This blog is excerpted from an article in Cushman & Wakefield’s Global Investment Atlas research report.
Climate change finally made the executive agenda in 2018. As the effects of global climate change have become more apparent, investors must not only consider physical risk but also transitional risk that comes from changes to policy and market expectation.
Forward-looking investors have already integrated climate-related risks into their overall investment approach and objectives. Those wishing to preempt climate risk to their portfolios should consider:
Investors’ reliance on insurance to cover climate-related risk could become more expensive as insurers improve climate risk modeling. Additional action must also be taken to mitigate the transitional risk of loss of liquidity.
As with any capital expenditure, investors will want to know the returns for building improvements linked to increased asset resilience to climate risk. At this stage, there is no clear data linking climate change resilience to insurance premiums. But this is expected to shift, as occupiers will want to occupy buildings that can withstand climate-related risks in order to minimize potential disruption to their businesses. Learn more…
In 2017, ratings agency Moody’s incorporated climate risk of cities into their credit ratings. While no cities have been downgraded yet, those that do not act could find it hard to raise capital, which could impact future investing and overall competitiveness. Investors with assets concentrated in climate-risk prone geographies should work with local governments to ensure these areas remain attractive places for future capital. Learn more…
With the construction and operation of real estate estimated to contribute 40% of total greenhouse gas emissions globally, designing more environmentally friendly buildings and retrofitting existing assets to improve their energy, water and waste systems has long been a push for the industry, with BREEAM and LEED both nearing their third decade. However, data around profitability for green buildings is mixed. Investors should view improvements not just through higher rents, but the potential downside of inaction. Green loans and bonds are attractive financing options. Learn more…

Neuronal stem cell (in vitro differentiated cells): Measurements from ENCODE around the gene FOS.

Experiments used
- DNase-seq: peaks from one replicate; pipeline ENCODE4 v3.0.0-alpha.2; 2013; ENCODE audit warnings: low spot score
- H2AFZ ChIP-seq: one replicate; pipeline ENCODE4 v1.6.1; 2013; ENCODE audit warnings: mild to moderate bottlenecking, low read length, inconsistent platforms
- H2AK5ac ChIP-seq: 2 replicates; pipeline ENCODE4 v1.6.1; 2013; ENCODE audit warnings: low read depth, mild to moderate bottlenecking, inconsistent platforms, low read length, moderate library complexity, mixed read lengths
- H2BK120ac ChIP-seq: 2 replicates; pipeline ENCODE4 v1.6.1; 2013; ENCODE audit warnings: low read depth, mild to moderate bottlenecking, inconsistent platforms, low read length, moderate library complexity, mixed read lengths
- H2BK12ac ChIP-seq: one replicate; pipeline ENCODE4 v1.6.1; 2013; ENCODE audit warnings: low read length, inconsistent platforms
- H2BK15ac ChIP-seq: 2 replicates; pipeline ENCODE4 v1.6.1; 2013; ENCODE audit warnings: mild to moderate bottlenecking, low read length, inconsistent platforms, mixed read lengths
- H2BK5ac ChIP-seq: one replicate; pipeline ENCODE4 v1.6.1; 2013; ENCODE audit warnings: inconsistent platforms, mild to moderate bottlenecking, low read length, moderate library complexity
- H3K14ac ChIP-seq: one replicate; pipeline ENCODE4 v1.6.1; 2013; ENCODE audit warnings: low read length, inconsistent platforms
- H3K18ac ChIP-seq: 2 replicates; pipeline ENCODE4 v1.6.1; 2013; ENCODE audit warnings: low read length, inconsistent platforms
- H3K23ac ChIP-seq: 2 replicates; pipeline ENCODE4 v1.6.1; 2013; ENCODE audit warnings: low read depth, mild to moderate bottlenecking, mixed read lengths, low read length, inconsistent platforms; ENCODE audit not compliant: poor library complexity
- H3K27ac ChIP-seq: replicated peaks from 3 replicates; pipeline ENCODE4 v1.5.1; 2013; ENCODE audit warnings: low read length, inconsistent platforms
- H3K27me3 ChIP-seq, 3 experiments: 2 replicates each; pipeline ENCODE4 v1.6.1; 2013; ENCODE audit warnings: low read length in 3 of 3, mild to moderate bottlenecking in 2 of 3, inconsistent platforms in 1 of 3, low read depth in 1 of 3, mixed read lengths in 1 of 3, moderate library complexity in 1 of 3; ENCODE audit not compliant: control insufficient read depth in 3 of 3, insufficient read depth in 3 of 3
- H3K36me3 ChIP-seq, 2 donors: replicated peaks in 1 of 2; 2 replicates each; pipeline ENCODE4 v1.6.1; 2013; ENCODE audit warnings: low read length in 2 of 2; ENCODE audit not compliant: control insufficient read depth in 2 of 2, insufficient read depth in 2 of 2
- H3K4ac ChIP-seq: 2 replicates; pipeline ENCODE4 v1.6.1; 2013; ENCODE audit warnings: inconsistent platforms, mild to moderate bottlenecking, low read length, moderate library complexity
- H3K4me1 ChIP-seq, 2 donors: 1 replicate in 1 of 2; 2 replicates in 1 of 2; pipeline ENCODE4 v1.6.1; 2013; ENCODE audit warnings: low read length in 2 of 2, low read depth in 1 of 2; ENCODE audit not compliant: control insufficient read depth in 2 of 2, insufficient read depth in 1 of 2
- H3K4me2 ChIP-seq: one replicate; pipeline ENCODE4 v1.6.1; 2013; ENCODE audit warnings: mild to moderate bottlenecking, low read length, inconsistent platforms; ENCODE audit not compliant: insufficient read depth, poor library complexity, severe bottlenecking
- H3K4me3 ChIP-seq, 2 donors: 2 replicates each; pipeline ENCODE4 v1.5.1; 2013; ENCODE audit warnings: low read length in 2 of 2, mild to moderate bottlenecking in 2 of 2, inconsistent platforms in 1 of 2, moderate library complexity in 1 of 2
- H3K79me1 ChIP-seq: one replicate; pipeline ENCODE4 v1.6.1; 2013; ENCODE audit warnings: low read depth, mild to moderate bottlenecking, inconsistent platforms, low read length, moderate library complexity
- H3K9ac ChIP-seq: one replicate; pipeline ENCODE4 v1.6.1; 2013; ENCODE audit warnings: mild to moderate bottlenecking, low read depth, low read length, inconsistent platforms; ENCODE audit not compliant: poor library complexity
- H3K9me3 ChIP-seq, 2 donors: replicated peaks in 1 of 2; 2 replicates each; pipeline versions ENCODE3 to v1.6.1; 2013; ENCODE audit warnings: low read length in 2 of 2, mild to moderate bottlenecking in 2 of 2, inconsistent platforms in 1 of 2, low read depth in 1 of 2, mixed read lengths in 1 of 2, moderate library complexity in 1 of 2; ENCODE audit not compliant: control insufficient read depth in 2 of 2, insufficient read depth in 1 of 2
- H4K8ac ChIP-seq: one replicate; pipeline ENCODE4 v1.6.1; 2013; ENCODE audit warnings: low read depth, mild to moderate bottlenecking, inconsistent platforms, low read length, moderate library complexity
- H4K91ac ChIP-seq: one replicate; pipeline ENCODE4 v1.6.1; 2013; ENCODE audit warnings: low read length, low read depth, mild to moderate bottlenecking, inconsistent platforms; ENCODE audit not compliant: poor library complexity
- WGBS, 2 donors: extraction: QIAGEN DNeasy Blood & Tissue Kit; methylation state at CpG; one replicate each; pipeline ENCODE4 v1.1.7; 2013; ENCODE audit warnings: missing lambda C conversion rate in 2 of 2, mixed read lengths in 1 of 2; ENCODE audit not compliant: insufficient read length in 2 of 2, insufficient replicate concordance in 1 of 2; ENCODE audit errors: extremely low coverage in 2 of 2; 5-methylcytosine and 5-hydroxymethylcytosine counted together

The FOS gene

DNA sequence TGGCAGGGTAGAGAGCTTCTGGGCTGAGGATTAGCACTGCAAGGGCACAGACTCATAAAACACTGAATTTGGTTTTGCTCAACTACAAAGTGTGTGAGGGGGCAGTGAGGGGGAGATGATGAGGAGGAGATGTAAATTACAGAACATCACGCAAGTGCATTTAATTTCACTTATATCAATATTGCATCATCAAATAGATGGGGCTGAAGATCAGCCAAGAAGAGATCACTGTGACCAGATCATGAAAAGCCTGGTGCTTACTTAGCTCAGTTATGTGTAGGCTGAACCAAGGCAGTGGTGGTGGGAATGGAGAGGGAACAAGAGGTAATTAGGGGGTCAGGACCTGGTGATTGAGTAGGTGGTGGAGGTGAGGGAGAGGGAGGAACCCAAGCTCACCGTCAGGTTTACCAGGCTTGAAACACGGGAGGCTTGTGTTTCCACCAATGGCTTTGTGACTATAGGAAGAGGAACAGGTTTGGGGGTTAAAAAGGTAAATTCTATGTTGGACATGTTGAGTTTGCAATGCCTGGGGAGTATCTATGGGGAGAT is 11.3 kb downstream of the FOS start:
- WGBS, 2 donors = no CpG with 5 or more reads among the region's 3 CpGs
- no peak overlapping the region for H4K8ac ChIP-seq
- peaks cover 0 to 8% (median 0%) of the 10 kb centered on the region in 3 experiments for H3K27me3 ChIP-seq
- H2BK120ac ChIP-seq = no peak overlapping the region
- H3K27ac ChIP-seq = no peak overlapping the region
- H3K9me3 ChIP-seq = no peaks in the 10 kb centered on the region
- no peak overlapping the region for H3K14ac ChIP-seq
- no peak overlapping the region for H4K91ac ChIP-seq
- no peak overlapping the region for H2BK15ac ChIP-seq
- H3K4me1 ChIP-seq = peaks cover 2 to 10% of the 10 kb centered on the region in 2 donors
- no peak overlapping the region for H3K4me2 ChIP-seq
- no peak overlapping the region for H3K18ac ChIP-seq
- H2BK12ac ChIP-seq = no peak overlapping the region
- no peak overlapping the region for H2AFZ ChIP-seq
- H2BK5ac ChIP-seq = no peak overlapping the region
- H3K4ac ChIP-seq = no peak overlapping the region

Along with climate change, health and wellbeing initiatives have become a focus as research points to the impact the work environment has on overall employee health and productivity. Improvements to an asset’s sustainability credentials could lead to a better working environment and attract occupiers who view their physical workspace as a key part of their talent acquisition strategy.
The need for sustainable workplaces to help mitigate climate risk and attract tenants creates tension for investors and their goals to minimize running costs and capital expenditures. While there are significant downsides to taking no action—either government regulation or loss of liquidity, or both—balancing competing objectives is a challenge for investors.
David Bitner is Head of Americas Capital Markets Research at Cushman & Wakefield. His research focuses on how macroeconomic trends, real estate fundamentals and dynamics in the broader capital markets interact to shape commercial real estate risks and opportunities for investors.